If you love nuts and want your dog to experience them too, it's important to know that what are considered healthy nuts for humans are not necessarily good for dogs. Some, like macadamia nuts, are highly toxic to dogs. Most nuts are high in fat, while some are choking hazards for dogs. The salt with which many nuts are seasoned is bad for dogs too. If you want to give your dog a nut now and then, it's important to know those that are safe for dogs and those that are not.
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Get rid of toxic macadamia nuts
It is not known exactly what ingredient makes macadamia nuts so toxic to dogs, but symptoms typically appear within 12 hours of eating them. Even a small amount of the nut can make a dog sick. Symptoms of macadamia nut toxicosis include vomiting, weakness, muscle tremors, ataxia (wobbling gait, head tilting, etc.), hyperthermia (overheating exhibited by excessive panting), diarrhea, and depression. If you must have macadamia nuts in the house, keep them in a cabinet or the refrigerator and alert all family members to keep them away from your dogs.
Almonds are a choking risk
While people are encouraged to eat a handful of almonds as a healthy snack, they are a choking hazard for dogs. The elongated shape of almonds make them the ideal size, unfortunately, to lodge in a dog's throat, and their hardness means they might not be chewed enough to become safe-size pieces. The same is true for walnuts and pecans, and all three can also block the intestines if they remain large.
Cashews and others have too much fat
Cashews are not toxic to dogs, but like most nuts, they are full of fat that dogs do not need. Eating too many of them could cause vomiting and diarrhea or could even lead to pancreatitis. The same goes for peanuts, although peanuts are technically legumes. If you give your dog very small amounts of these, the amount of fat will not hurt them, but be sure the nuts are not salted or seasoned.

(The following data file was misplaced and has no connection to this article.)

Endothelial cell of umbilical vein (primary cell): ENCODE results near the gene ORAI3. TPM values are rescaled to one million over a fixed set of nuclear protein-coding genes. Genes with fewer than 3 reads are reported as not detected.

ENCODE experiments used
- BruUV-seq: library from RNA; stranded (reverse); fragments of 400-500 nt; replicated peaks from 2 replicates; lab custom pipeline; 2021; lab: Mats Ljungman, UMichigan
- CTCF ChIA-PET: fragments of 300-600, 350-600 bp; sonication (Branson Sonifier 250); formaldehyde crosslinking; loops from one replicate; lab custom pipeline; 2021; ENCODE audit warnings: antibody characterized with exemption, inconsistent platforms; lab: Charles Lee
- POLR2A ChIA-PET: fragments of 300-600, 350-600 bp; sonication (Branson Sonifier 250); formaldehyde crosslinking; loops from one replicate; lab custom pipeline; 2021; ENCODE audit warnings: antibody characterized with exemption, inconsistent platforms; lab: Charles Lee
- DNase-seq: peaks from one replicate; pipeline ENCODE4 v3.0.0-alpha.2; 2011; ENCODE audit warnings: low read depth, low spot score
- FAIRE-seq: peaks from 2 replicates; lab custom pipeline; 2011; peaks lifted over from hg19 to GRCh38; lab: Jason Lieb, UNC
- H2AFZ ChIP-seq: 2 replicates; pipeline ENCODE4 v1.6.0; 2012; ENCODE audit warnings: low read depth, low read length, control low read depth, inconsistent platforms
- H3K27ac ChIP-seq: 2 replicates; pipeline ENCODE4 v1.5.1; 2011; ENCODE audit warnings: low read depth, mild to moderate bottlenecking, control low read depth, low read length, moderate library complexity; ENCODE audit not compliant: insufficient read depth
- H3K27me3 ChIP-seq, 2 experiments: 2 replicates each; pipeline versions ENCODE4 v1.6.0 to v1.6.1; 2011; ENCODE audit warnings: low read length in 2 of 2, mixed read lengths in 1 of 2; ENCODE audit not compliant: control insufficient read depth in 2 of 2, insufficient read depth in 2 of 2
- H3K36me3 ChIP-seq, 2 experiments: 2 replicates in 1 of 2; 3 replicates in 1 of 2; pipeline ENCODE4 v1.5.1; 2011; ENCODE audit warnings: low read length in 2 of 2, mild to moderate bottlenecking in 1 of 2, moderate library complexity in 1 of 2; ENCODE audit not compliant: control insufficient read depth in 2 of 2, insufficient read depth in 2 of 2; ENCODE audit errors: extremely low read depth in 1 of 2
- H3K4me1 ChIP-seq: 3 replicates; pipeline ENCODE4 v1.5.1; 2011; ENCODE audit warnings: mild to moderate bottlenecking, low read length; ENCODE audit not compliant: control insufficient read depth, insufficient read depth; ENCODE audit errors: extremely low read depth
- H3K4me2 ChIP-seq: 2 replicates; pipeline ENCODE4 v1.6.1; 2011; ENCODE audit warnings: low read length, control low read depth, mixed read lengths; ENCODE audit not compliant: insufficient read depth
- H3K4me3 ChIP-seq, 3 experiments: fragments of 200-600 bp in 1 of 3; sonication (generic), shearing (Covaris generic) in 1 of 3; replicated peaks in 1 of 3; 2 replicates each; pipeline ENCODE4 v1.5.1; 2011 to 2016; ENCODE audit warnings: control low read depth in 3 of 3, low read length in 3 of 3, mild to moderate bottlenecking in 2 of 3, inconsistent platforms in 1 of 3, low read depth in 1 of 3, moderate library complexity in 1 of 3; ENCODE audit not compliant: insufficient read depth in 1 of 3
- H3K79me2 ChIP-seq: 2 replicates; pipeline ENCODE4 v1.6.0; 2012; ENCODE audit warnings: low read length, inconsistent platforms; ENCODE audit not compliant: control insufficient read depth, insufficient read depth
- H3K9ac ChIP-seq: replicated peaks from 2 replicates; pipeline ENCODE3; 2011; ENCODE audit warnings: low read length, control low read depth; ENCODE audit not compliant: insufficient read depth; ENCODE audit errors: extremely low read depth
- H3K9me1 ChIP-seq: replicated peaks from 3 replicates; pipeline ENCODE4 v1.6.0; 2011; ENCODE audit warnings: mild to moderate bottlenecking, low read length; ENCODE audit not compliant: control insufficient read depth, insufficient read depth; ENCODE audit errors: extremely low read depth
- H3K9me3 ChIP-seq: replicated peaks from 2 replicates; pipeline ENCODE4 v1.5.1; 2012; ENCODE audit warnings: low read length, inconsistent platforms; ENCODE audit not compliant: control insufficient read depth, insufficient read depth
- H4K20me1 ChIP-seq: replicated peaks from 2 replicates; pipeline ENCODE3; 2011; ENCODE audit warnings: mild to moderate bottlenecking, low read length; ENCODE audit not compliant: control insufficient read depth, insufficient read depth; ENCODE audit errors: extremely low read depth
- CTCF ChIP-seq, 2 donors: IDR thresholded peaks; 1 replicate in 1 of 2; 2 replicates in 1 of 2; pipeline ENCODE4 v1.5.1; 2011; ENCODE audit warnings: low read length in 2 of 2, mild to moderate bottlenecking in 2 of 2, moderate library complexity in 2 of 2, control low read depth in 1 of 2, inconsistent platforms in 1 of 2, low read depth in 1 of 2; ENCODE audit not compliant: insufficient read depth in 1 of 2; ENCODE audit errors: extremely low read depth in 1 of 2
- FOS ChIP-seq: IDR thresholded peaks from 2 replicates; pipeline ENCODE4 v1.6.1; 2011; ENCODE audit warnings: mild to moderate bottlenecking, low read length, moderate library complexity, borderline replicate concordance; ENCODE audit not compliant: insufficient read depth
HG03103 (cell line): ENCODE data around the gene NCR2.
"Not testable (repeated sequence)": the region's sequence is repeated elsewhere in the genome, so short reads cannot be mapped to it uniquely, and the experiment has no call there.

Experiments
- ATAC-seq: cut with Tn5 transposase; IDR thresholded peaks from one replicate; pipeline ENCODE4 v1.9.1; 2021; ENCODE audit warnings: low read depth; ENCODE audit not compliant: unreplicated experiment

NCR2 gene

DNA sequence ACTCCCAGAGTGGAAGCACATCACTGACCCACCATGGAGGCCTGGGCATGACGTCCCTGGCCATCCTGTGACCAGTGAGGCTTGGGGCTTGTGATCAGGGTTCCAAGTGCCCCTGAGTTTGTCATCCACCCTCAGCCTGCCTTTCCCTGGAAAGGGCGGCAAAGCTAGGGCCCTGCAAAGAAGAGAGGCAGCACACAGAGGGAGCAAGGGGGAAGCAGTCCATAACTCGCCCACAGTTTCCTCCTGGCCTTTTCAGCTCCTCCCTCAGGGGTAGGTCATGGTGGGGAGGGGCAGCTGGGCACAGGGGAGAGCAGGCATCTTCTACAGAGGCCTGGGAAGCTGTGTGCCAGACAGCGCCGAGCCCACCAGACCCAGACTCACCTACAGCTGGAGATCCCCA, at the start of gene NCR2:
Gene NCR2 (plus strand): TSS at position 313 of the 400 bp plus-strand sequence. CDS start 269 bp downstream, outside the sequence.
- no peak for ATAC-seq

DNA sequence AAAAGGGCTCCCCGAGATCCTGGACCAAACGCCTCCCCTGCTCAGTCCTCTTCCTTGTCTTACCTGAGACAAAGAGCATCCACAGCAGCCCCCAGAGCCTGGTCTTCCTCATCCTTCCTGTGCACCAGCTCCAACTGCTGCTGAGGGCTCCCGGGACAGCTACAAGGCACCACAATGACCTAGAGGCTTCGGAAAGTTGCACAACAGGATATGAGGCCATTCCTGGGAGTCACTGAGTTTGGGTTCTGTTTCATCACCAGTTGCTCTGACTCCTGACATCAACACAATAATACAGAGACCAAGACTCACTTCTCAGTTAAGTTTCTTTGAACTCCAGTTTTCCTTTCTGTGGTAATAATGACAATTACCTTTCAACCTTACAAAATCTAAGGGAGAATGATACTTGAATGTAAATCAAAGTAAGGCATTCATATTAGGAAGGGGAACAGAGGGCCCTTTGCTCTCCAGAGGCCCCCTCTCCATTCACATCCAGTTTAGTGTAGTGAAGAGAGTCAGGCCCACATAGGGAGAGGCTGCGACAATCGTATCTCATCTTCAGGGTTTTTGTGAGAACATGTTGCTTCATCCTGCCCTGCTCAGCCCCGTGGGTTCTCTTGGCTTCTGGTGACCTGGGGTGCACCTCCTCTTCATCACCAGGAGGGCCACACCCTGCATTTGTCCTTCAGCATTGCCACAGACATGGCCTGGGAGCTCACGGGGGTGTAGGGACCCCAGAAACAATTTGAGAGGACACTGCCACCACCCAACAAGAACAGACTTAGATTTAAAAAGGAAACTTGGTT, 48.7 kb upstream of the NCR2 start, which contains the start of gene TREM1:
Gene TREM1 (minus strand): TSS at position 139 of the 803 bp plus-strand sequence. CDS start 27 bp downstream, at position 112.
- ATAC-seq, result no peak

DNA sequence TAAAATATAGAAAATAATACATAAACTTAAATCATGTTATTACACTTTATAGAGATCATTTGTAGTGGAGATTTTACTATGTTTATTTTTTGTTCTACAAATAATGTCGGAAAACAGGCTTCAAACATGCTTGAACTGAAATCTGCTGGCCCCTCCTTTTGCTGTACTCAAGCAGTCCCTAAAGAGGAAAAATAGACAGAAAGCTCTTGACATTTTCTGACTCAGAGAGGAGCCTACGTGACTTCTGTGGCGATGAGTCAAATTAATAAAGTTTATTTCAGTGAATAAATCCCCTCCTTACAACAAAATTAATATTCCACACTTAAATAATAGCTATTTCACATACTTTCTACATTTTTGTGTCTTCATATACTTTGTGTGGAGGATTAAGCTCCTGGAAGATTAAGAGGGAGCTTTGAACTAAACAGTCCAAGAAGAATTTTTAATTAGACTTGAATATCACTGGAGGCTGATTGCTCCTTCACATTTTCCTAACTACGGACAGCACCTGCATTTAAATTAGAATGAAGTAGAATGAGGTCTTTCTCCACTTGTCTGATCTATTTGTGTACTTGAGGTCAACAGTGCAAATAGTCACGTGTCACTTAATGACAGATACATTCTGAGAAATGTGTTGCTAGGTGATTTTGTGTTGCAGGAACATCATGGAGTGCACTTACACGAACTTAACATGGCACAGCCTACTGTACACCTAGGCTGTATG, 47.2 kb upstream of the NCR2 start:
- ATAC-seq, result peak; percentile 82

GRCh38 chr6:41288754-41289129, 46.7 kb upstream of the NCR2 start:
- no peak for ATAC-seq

Giving peanut butter occasionally is OK
It's no secret that most dogs love peanut butter, and it's OK to give them a teaspoonful as a treat now and then. That means the trick of hiding a prescribed pill inside a ball of peanut butter, which has saved many pet owners whose dogs don't like to swallow pills, is still fine to do. Use low-fat varieties when you can and steer clear of chunky style since the pieces can be a choking risk. Also avoid any peanut butter that contains the artificial sweetener xylitol (or any food that uses it) since it commonly causes diarrhea in dogs.
Watch out for allergies
Some dogs, just like people, are allergic to nuts, which is especially important to look out for if you give your dog peanut butter. Signs of allergic reactions include stomach upset, skin irritation, and even the loss of hair. If you notice any of these signs or other troubling symptoms after your dog eats peanut butter, call your vet for advice. Of course, for severe reactions, like difficulty breathing, take your dog to an emergency animal hospital/clinic or call the American Society for the Prevention of Cruelty to Animals poison control center at (888) 426-4435.
Give fruits and veggies instead
While it's true that nuts contain vitamins that can be valuable in a dog's diet, fruits and vegetables do too, and they are much healthier and less risky than nuts. Some fruits and vegetables are toxic to dogs, however, including grapes, raisins, avocados, tomatoes, and anything in the allium family, such as garlic and onions. High-quality dog food should make up most of your dog's diet, so give veggies and fruits only as treats and be sure to count their calories when determining your dog's overall diet.
- American Kennel Club: Can Dogs Eat Nuts?
- American Society for the Prevention of Cruelty to Animals: Animal Poison Control Alert: People Foods to Avoid Feeding Your Pets
- American Society for the Prevention of Cruelty to Animals: Animal Poison Control
- Merck Manual Veterinary Manual: Macadamia Nut Toxicosis in Dogs